A look at choosing friendship with awareness, who you spend time with and why.
Yesterday I met old friends, work colleagues I have known for almost thirty years. We haven’t seen each other since the start of the pandemic, despite several attempts.
We sat in a cafe, ate lunch, drank coffee and tuned in. We talked family, work, politics and growing older, bolder and wiser until eventually one of us burst the bubble and waved goodbye heading hurriedly out of the door for a zoom meeting. I find a deep sense of comfort in the company of people I have known forever, yet not all friendships are the same. There are friends I have known for a similar amount of time who I really don’t know at all. It has only ever been a “chat-bob” kind of connection, my way of describing conversations which never go beyond the superficial. The kind of friendship where you don’t go near anything that matters. Don’t get me wrong, I’m the Chat-Bob Queen when required, it just doesn’t feed me.
Reflecting on the days events, I began to explore how I feel with friends, why I can be myself with some and not others. In my experience, the sharing of an emotional event, whether that be changes at work, getting married, pregnancy and birth, raising children, or caring for ageing and dying parents creates a lasting bond, a connection that offers the possibility of closeness. I recognise that in order to share these experiences in the first place, you need to feel safe. This knowledge goes a long way towards explaining the levels of intimacy which can be achieved in some relationships but not others.
It’s often a crisis which cracks us open. In our wild moments of panic, chaos and grief we somehow find those who are willing and able to offer support. Observing who we choose to talk to at these times offers fascinating insights. I found complete strangers helped me enormously when my father died. Small acts of kindness and understanding, given freely with love when I was completely overwhelmed, restored my faith in humanity and in myself, it enabled me to continue.
Friends come and go and, just because they are only with us a short while, is no measure of the depth of connection we feel. I have sat beside a stranger on a train, had the most incredible human exchange, never to set eyes on them again.
If we are to move on in life, to grow and to flourish, to achieve our dreams and potential, we must allow friends to come and go. When the relationship has run its course, it’s an act of love to move away, to let go, accepting nothing lasts forever and that friendship is as impermanent as anything in life. Our denial of this truth can be the very reason we cling to worn out friendships which no longer support our growth. This doesn’t mean life is an endless party. We all go through challenging times and occasionally feel friends will grow weary of our inability to laugh when we are desolate. In times of grief, loss and enduring illness, we discover who will stay the course, who will be with us on the journey and who will fade seamlessly into the background.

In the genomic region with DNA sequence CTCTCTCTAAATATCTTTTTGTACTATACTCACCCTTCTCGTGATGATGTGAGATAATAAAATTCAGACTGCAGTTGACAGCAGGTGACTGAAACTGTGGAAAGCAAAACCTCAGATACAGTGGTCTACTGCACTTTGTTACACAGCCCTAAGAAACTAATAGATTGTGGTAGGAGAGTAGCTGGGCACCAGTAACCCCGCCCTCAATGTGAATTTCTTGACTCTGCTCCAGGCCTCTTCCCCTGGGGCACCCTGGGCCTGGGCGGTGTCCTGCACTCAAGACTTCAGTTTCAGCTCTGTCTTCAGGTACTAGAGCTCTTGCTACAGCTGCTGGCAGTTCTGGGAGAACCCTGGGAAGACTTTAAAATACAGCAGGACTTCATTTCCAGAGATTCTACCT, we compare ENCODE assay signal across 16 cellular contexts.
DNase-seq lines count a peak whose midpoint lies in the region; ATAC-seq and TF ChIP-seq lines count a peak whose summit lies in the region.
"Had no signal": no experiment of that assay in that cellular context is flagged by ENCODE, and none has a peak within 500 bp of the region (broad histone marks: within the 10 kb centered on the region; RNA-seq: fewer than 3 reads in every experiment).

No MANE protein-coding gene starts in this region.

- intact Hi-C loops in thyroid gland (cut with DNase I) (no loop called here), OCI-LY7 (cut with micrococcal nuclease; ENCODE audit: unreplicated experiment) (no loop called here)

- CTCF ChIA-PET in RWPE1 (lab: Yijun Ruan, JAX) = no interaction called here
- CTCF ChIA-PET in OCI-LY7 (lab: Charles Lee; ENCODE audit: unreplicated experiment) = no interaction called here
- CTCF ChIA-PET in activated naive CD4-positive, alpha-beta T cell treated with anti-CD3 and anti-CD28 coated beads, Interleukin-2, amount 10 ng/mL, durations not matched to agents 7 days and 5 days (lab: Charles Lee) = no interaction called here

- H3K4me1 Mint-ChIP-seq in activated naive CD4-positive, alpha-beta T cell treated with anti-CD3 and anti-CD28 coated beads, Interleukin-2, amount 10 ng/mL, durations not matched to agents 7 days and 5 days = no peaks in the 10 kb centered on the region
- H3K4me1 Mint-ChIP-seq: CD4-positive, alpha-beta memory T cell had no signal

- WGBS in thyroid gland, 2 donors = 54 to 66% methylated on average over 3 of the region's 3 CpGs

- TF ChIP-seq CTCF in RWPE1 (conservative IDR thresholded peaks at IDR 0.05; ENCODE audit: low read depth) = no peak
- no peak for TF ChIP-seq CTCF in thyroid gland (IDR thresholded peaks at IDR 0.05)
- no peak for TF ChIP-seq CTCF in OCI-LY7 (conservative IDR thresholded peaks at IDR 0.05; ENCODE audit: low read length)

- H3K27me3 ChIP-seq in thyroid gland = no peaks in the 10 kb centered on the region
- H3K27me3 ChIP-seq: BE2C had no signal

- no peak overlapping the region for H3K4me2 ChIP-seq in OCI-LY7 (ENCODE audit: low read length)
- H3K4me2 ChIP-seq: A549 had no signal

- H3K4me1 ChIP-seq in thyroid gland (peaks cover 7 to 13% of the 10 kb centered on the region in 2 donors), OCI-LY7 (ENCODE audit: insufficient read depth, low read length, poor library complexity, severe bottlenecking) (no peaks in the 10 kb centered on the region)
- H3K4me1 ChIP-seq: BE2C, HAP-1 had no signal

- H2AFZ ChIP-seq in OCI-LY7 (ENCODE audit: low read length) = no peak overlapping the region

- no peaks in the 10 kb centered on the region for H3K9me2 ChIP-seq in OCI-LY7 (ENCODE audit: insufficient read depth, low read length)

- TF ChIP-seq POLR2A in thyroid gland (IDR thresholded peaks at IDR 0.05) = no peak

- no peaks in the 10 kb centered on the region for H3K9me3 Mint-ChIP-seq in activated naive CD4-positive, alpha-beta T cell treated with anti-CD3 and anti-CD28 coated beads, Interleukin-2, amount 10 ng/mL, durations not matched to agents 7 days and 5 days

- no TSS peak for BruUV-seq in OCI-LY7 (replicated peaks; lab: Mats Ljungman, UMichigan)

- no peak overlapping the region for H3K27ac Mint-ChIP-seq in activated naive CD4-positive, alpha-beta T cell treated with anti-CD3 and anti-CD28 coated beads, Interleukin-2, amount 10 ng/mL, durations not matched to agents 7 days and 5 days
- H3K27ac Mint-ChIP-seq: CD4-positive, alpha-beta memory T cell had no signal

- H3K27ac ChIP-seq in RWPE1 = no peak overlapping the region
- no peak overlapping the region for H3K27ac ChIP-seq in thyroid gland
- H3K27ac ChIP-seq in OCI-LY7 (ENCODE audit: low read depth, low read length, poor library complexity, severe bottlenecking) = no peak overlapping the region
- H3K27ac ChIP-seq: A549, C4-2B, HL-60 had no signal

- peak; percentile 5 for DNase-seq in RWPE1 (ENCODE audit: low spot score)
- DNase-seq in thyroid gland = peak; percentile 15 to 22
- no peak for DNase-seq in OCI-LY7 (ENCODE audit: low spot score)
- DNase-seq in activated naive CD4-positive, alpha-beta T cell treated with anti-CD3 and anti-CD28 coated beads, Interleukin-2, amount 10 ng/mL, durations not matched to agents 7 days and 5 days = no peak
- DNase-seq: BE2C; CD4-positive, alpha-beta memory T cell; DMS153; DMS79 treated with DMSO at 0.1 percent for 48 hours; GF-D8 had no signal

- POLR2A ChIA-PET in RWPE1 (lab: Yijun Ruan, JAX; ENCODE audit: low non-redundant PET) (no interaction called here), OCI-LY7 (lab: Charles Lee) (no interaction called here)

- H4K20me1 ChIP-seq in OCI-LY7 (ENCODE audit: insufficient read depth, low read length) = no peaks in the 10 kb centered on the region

I took a long look at my friendships and was surprised to see how much of an imbalance there was in many of them. I stopped contacting where I had always initiated. Many didn’t get in touch and when we did bump into one another would say: “you haven’t been in touch” or “hello stranger” or “I’ve missed you.” There are as many different kinds of friendship as there are people, it’s our responsibility to work out what we want, what we need and to establish firm clear boundaries which honour who we are. We fail to do this for fear of rejection and abandonment, yet without firm boundaries in place we can feel abused, down trodden and taken for granted.
Healthy relationships involve the giving and receiving of time, energy, love, space, nurture and care. Caring enough for another human being to share some, or all of the above. It’s important to check in with yourself on a regular basis, to notice how you feel before you meet, during the time you are together and afterwards. You will feel uplifted and nourished in the company of some friends yet completely rung out with others. Some will listen, others are unable to listen, yet happy to give advice without being asked. Sometimes you realise, at the end of the evening, that they haven’t asked you a single thing.
We all have needs, emotional drivers which attract particular kinds of relationships. This may be because we are hiding, are afraid of something, or feel we have nothing to offer. Whatever the reason, noticing how you feel in the company of others enables you to choose, and therefore achieve, better quality relationships. Over time, these are the relationships which will endure and certainly the ones which will nourish and sustain you.
And finally, never underestimate the difference between the social butterfly and the introvert. The social butterfly may appear to be the life and soul of the party, yet seek unattainable intimacy. The introvert may feel they have nothing to say, preferring a quiet night in to a wild night out whilst connecting deeply in their own quiet way. We are all unique with special gifts to offer to the world and to our relationships. Recognising this uniqueness allows us to come to a place of wholeness, a place of self-acceptance and ultimately self love. A place where we can be at home with others, comfortable in the knowledge that we are enough; we always have been.
In the end what binds us and draws us back to healthy relationships is love. The ability to be separated and yet nothing changes.